Now, how do we get there? Do we let each state decide this (your view) or do we say that a decision of this sort is beyond the purview of the states and reserved to the people? Is a power of this sort vested in our government what we signed on for when our government was created? We created a limited government for good reason. Freedom to reproduce on one’s own terms is just one good reason why this matter should not be left to the whim of where you live.
October 19, 2005
Getting to a Nominee's View of the Constitution
Harriet Miers has submitted her response to the questionnaire of the Senate Judiciary Committee. Her response reveals her to be a competent, ambitious, corporate functionary. She rose through the ranks to lead her law firm and the Texas Bar while representing big corporations (that’s what big law firms do) and participating in every conceivable community/legal/charitable/do-good organization in sight. No wonder she didn’t have much of a personal life. She was out networking, connecting, schmoozing and getting ahead. Like Woody Allen, she showed the value of showing up. Even so, she ends up with a fraction of the net worth of John Roberts. Maybe she should have come to Washington sooner. John Roberts’s questionnaire revealed precious little in community involvement, in fact virtually none. He was a legal eagle with little time for the rest of life.
There are different roads to the Supreme Court then. But the end result? Both nominees answered a question about judicial activism. Though phrased differently, they said the same thing and often used the same words like humility and limited. But it is clear that each wrote their own response. Roberts quotes Felix Frankfurter, Miers cites her mentor, Federal District Judge Joe Estes. Roberts quotes Chief Justice John Marshall, Miers cites her experience on the Dallas City Council. The end result is the samejudicial restraint is a good thing. The legal experience revealed shows a gulf as wide as the Atlantic. Roberts is a major leaguer; Miers is minor league all the way.
But does life experience give us hope that Miers will understand the personal side of the cases she will decide? Amidst all the corporate and legal memberships she has had over the years, Miers lists being Chair of the Advisory Committee of Girls, Inc. (1987), a member of the Progressive Voters League (1987) and a Board member of the YWCA and Goodwill Industries (no dates given), and a member of Meals on Wheels (no dates given). Was this social conscience jettisoned as she entered politics or does she still have it, though hidden?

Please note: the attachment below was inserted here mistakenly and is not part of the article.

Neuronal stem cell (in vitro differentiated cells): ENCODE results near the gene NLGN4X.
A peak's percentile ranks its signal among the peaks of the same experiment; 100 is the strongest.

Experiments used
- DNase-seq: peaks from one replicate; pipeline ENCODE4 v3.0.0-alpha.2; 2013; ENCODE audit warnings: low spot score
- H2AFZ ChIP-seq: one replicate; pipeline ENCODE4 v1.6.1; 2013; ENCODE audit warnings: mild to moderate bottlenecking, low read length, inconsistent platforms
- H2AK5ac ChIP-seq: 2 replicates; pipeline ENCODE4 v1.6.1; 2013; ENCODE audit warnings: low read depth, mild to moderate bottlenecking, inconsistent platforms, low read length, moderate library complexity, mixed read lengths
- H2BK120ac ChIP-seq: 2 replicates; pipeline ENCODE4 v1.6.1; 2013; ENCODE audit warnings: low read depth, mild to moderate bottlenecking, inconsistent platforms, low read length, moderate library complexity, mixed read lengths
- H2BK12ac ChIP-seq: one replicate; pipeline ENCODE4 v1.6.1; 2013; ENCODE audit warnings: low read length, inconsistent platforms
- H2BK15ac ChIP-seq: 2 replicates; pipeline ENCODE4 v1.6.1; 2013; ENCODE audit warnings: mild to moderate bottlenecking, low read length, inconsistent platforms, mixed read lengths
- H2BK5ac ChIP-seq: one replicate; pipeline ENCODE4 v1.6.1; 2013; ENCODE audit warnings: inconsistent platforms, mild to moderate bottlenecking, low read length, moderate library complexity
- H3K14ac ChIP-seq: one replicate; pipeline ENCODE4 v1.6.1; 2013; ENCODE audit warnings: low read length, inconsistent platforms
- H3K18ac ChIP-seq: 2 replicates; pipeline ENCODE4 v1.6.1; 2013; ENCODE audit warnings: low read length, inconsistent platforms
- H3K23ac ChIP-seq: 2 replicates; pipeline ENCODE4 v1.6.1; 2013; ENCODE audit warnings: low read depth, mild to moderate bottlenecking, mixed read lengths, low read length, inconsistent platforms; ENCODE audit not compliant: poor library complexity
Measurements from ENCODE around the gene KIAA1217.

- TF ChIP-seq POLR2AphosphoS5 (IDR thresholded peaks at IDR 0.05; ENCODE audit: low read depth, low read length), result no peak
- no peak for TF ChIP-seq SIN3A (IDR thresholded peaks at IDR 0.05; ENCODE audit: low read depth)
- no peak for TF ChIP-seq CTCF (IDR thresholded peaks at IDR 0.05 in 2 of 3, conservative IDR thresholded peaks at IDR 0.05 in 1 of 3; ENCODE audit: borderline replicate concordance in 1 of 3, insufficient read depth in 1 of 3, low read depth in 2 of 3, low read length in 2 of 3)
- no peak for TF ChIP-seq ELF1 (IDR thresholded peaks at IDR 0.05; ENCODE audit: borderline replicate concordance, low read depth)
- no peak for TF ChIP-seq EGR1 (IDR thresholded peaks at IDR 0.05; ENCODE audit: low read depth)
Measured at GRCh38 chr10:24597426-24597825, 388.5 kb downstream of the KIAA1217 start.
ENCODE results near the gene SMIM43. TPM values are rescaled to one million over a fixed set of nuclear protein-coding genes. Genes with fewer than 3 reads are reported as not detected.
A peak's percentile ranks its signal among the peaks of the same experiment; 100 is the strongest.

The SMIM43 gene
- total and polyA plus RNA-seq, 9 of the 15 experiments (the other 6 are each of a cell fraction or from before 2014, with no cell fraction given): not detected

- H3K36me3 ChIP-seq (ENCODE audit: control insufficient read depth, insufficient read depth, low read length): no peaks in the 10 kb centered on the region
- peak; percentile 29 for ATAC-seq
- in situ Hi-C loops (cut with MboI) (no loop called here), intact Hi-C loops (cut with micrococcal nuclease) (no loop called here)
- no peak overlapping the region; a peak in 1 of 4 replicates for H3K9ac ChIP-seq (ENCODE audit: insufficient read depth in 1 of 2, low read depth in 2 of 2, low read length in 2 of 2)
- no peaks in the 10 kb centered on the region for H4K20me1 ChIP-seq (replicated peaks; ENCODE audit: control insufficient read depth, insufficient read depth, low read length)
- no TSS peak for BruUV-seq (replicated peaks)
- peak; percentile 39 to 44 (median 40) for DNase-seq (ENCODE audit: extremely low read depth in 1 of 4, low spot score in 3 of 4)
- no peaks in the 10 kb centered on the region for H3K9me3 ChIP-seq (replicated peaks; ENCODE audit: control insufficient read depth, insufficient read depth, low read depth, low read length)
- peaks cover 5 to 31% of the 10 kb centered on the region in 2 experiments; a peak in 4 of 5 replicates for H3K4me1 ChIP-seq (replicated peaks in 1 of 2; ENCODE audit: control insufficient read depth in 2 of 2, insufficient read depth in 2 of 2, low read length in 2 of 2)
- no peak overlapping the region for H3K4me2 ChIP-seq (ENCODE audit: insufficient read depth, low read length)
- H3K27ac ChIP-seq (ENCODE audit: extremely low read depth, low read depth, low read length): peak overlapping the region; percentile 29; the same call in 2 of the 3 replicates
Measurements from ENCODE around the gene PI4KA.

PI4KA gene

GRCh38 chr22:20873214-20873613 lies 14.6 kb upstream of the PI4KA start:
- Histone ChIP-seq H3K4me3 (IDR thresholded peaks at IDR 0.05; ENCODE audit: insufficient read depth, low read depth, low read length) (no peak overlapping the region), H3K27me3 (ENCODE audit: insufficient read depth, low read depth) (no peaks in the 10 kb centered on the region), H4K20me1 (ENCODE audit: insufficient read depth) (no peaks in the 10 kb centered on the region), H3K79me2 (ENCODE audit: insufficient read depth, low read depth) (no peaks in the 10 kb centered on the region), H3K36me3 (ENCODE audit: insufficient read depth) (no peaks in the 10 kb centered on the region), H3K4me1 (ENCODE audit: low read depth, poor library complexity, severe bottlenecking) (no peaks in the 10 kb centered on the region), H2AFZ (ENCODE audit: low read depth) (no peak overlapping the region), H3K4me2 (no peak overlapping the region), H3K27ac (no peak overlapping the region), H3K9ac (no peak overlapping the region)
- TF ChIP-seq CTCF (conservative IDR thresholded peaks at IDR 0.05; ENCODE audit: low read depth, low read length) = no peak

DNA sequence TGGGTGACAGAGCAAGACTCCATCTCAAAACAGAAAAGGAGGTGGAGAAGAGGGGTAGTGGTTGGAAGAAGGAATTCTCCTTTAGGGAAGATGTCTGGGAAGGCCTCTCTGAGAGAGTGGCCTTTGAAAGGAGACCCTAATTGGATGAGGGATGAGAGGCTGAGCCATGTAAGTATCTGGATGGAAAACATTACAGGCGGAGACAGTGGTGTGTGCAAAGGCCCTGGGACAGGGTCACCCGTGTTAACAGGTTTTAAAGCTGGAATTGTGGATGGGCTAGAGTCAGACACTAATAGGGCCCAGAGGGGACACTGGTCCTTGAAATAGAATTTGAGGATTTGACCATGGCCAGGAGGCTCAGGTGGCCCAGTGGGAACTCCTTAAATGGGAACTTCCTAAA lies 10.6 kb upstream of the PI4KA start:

In 1989 Miers filled out a form for the Texans United for Life. She scored 100%, or by my scoring 0%. She supported banning abortion except to save the mother’s life, and she stated that she would appear at press conferences to promote the goals of the pro-life movement and that she would participate in pro-life rallies and special events.
Is Harriet Miers the next Lewis Powella corporate lawyer, bar association president, a seeker of compromise and a person with a social conscience? Or is she an ideologue or an unprincipled politico who has cast aside for political expediency or in a true conversion whatever experience she might have had with the underprivileged who need more than the rest of us the protection of the law?
The Senate Judiciary Committee failed utterly to find out what kind of person John Roberts was or what his constitutional beliefs really were. It was not a fair fight. He was smarter in his answers than they were in their questions. I am sure that Harriet Miers will give similar responses to questions about a right to privacy and, despite conflicting press reports, seems to have already done so to Senator Specter.
So, it is time for a new tack. Let’s ask Miers something new. Let’s see what she is made of constitutionally. Rather than go over the same privacy questions which will elicit nothing of value, how about going through the 1988 Report to the Attorney General: The Constitution in the Year 2000: Choices Ahead in Constitutional Interpretation. This Report lays out 15 vital constitutional issues facing the court. Now clearly the nominee will not answer direct questions on probable cases, but the report gives a roadmap on possible different methods of constitutional analysis on such issues as equal protection, due process, the first amendment, and federalism. She should be asked which method of analysis she supports and why.
The issue of federalism perhaps provides the most fruitful road for probing questions. Justice Goldberg in his concurring opinion in Griswold
cited the Ninth Amendment as a basis for his opinion that there were rights not specifically enumerated in the Bill of Rights that were protected from federal interference. In other words, the people had certain natural rights that could not be infringed. The Ninth Amendment has undergone numerous incarnations over the years and there is fresh scholarship on what its original meaning was, whether it was a rule of interpretation or a source of rights. Miers should be asked about natural law and what she thinks the Ninth Amendment means. Are there natural rights or not? How does a judge discern them? Are the states as well as the federal government prohibited from interfering with them? These are the new questions that Harriet Miers should be asked. Maybe then we’ll learn what is behind the façade.
October 18, 2005
Article in the Oklahoma City Pioneer
See page six of the for "Abortion in the Spotlight" by Tina Morlock. Note: The newspaper is in PDF form -- click here to download it